Improvement in automatic postural coordination following Alexander Technique lessons in a person with low back pain

Neurological Sciences Institute, Oregon Health and Sciences University, Portland, OR, USA.
Physical Therapy (Impact Factor: 2.53). 07/2005; 85(6):565-78.
Source: PubMed


The relationship between abnormal postural coordination and back pain is unclear. The Alexander Technique (AT) aims to improve postural coordination by using conscious processes to alter automatic postural coordination and ongoing muscular activity, and it has been reported to reduce low back pain. This case report describes the use of the AT with a client with low back pain and the observed changes in automatic postural responses and back pain.
The client was a 49-year-old woman with a 25-year history of left-sided, idiopathic, lumbrosacral back pain. Automatic postural coordination was measured using a force plate during horizontal platform translations and one-legged standing.
The client was tested monthly for 4 months before AT lessons and for 3 months after lessons. Before lessons, she consistently had laterally asymmetric automatic postural responses to translations. After AT lessons, the magnitude and asymmetry of her responses and balance improved and her low back pain decreased.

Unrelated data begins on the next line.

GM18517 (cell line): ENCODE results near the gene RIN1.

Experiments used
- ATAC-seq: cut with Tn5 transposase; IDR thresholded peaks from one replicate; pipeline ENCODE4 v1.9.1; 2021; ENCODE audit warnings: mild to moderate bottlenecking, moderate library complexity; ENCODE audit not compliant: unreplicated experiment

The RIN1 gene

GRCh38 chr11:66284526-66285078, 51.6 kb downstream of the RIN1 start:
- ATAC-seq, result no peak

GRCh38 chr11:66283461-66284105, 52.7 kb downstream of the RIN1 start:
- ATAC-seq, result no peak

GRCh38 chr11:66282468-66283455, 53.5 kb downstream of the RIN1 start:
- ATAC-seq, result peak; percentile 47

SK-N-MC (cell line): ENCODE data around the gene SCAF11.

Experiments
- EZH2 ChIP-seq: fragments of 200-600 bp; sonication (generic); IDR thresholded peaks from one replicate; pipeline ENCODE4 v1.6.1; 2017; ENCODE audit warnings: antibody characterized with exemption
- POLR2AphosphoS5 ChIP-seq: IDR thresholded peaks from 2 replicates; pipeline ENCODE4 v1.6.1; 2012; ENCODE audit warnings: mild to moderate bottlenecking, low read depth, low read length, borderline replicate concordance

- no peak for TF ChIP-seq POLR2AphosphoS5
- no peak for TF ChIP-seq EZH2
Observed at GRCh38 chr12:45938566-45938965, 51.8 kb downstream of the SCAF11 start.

Further research is warranted to study whether AT lessons improve low back pain-associated abnormalities in automatic postural coordination and whether improving automatic postural coordination helps to reduce low back pain.

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Available from: Fay Horak, Oct 28, 2014
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    • "It is unclear though whether individuals develop altered static and dynamic loading patterns prior to or subsequent to the first bout of pain (Jones et al., 2012). Subjects with lower back pain are also reported to have deficits in standing and seated balance and automatic postural coordination (Cacciatore et al., 2005). In riders the incidence of lower back pain was reported to be higher than the incidence found in the general population (Kraft et al., 2007; 2009), but it is unclear whether risks are discipline specific (Quinn and Bird, 1996; Kraft et al., 2009). "
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